Aldi versus Lidl: Which retailer is cheaper in Switzerland?

Helena Bachmann
Helena Bachmann - [email protected]
Aldi versus Lidl: Which retailer is cheaper in Switzerland?
Spaghetti costs the same at both Aldi and Lidl. Photo by Markus Winkler on Unsplash

At a time when prices for food and other consumer goods are going up in Switzerland, it is good to know which retailer has the best deals.


Recently, we published an article where prices of some goods were compared at Switzerland’s two largest supermarkets, Migros ad Coop.

Overall, Migros had somewhat lower prices for 16 comparable products — 94.93 Swiss francs versus 100.49 francs at Coop — though some products were cheaper at the latter retailer.

READ MORE: Migros versus Coop: Which Swiss supermarket has cheaper groceries?

What about Aldi and Lidl?

The two are commonly considered as cheapest supermarkets in Switzerland. Unlike Migros and Coop, which are both Swiss, Aldi and Lidl are German; the former has 200 branches around the country, whilst Lidl has 150.


Which of the two is cheaper?

While it is impossible to examine all the merchandise that each of the retailers carries, The Local compared the price of several random products just to get the sense of what products are cheaper / more expensive where.

Overall, some items were more expensive at one or another, while a few cost the same at both. All the products we looked at have the same weight and are of comparable quality.

First, here are products that have the same price tag at both Lidl and Aldi:

  • 1 cucumber: 1.29 Swiss francs (CHF)
  • Signal-brand toothpaste: 3.39 CHF
  • Package of spaghetti: 2.39 CHF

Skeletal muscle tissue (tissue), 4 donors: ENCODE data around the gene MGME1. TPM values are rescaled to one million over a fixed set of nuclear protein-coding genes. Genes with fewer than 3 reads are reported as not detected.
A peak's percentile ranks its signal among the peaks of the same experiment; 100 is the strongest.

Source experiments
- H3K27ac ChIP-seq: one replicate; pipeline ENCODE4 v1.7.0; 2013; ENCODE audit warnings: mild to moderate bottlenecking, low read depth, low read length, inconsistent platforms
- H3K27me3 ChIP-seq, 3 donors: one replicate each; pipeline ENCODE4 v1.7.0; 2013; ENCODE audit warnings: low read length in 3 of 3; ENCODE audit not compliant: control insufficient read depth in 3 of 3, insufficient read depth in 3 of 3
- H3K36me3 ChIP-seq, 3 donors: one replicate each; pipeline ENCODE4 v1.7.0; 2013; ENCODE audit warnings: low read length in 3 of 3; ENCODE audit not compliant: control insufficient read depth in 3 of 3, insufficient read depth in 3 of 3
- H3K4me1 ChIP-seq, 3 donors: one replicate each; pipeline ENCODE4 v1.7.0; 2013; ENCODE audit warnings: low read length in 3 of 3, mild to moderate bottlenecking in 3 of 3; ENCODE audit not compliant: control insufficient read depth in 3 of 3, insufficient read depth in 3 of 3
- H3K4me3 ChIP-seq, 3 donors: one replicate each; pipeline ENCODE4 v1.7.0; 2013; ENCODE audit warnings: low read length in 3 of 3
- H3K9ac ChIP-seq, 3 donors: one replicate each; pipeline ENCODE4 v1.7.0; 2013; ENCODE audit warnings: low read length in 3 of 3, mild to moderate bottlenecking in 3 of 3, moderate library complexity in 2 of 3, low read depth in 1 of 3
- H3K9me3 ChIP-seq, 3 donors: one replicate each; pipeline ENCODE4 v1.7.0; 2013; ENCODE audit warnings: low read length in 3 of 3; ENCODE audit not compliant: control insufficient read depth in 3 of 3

• 1 kg organic (bio) carrots: 2.79 CHF

So far so good, but other foods we compared differ in price between the two stores, with Lidl 'winning'  with only one item among the ones we we looked at: 10 eggs sell for 2.39 CHF, versus 3.29 CHF at Lidl.

This is where Lidl beats Aldi’s prices: two chicken breasts (around 500 gr) cost 6.99 CHF at Lidl, versus 7.25 CHF at Aldi; French baguette bread, 1.29 CHF versus 1.49 CHF; butter for cooking 3.19 CHF versus 3.69 CHF; and hard Swiss cheese 2.49 CHF versus 3.75 CHF.

Keep in mind, however, that these are ‘regular’ prices and don’t take into account special deals that both chains regularly offer on selected products. Among those, Aldi could beat its competitor on some products, and vice-versa.

You can find deals and other prices on these sites:



Overall, both Aldi and Lidl are cheaper than Migros and Coop, though some people prefer to shop at the two Swiss chains, regardless of higher prices.

“Is it true that people don’t like to buy too cheap", one social media user noted, while another responded this is because “some people treat Aldi/Lidl customers like peasants".

Sometimes, shopping at more expensive Swiss supermarkets is a matter of family tradition.

“My Mom bought groceries at Coop, so I guess I am used to the brands …Also Coop and Migros just seem ‘fresher’ to me.

However, for those looking strictly to save money, the two German retailers beat their Swiss counterparts.

As one user put it, they “dropped from spending 60-70 francs per week for groceries to 40 francs per week. Definitely worth it".

READ MORE: EXPLAINED: Everything you need to know about Switzerland’s supermarkets

Let us know which Swiss supermarkets you prefer to shop at, and why. You can email your comments to [email protected]


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